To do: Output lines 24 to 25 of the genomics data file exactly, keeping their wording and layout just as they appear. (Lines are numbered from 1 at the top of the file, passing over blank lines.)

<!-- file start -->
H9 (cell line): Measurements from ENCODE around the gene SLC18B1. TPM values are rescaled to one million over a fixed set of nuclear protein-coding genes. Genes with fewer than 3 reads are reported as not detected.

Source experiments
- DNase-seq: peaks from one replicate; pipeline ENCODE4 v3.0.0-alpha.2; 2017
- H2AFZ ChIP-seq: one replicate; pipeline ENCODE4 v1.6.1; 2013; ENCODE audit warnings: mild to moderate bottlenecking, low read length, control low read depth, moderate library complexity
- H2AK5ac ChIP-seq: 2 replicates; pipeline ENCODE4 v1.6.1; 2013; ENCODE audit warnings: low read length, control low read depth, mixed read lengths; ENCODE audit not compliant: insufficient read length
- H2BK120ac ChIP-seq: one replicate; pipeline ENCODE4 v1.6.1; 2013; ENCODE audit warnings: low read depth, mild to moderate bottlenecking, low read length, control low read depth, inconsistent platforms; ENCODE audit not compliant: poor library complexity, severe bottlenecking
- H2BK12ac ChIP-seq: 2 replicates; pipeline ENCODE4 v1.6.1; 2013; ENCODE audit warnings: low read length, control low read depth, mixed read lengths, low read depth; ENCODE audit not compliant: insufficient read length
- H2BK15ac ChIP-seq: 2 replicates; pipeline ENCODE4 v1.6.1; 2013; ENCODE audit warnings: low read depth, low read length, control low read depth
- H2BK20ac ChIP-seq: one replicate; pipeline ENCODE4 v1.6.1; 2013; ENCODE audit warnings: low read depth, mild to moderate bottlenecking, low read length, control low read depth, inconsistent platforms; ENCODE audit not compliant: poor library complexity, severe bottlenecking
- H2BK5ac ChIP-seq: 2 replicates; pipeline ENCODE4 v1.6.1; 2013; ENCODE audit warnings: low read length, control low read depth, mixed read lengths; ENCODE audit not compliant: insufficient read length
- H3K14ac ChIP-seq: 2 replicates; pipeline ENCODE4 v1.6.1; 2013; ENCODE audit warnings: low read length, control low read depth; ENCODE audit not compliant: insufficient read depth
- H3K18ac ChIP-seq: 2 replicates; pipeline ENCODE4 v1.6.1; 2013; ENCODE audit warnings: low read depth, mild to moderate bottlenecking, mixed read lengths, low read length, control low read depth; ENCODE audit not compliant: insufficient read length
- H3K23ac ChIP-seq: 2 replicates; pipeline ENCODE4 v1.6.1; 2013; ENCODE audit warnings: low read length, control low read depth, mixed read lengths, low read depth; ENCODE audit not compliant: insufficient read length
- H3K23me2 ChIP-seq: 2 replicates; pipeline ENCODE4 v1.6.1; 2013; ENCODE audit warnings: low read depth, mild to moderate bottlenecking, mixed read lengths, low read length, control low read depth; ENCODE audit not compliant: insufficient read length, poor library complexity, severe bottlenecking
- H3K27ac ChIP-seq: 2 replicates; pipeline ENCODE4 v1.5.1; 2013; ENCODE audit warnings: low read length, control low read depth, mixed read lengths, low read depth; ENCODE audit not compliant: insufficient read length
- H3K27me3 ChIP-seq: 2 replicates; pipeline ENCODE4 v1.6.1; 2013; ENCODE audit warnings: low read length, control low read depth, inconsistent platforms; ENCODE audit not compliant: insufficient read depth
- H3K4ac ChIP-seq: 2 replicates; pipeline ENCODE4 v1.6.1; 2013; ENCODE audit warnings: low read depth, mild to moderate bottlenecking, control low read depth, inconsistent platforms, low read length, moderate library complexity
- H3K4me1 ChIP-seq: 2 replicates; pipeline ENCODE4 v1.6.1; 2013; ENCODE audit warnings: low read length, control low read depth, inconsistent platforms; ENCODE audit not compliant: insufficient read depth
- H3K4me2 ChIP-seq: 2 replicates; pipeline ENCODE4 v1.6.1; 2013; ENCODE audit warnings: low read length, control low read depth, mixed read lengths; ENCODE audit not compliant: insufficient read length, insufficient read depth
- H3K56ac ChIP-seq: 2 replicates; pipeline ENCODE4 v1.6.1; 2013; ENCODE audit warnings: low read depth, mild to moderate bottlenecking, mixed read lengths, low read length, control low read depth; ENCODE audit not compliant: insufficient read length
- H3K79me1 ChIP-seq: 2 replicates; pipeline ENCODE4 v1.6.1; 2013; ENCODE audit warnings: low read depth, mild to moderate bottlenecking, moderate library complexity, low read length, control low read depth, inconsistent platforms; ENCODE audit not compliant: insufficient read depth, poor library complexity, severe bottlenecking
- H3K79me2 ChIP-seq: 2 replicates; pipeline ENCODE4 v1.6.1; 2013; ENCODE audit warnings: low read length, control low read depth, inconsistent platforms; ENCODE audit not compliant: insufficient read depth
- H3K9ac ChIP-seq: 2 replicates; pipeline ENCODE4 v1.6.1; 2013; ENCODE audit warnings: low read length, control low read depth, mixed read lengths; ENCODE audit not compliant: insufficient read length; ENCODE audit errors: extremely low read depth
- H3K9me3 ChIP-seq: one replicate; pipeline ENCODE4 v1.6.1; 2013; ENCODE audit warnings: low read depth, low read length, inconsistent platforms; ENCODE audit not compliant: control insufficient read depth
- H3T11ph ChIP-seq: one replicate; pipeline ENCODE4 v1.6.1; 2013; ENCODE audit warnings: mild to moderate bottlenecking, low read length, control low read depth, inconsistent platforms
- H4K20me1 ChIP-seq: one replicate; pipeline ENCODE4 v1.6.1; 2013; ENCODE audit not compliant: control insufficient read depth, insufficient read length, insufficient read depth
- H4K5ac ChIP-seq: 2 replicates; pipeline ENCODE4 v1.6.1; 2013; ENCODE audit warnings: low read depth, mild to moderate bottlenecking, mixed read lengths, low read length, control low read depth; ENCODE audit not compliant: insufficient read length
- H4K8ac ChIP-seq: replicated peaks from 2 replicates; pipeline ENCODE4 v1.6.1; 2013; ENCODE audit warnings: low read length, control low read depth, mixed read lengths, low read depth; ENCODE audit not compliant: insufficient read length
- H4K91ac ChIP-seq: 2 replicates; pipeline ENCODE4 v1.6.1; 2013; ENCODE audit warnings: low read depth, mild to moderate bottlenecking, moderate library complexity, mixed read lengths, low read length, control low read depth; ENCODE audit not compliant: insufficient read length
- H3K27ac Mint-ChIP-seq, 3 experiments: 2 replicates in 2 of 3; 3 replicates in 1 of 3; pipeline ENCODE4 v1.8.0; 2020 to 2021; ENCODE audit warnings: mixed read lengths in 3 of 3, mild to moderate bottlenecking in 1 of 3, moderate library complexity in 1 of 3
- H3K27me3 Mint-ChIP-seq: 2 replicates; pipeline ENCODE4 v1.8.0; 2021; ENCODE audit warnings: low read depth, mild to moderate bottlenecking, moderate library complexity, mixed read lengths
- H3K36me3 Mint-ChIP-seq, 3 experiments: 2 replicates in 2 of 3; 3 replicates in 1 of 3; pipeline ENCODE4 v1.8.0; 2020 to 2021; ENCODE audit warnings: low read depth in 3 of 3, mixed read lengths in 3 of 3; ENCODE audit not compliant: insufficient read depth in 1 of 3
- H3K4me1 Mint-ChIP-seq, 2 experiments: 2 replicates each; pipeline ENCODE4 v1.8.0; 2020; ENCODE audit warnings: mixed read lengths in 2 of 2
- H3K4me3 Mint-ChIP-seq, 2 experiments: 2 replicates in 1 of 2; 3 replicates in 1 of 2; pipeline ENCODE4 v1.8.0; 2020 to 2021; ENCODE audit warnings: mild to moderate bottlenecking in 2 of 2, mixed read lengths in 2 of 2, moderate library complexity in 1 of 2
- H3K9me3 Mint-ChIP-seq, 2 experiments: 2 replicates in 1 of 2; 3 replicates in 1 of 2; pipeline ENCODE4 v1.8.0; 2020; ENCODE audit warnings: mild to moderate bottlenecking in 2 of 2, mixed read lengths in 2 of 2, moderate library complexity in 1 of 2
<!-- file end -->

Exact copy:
- H3K9me3 ChIP-seq: one replicate; pipeline ENCODE4 v1.6.1; 2013; ENCODE audit warnings: low read depth, low read length, inconsistent platforms; ENCODE audit not compliant: control insufficient read depth
- H3T11ph ChIP-seq: one replicate; pipeline ENCODE4 v1.6.1; 2013; ENCODE audit warnings: mild to moderate bottlenecking, low read length, control low read depth, inconsistent platforms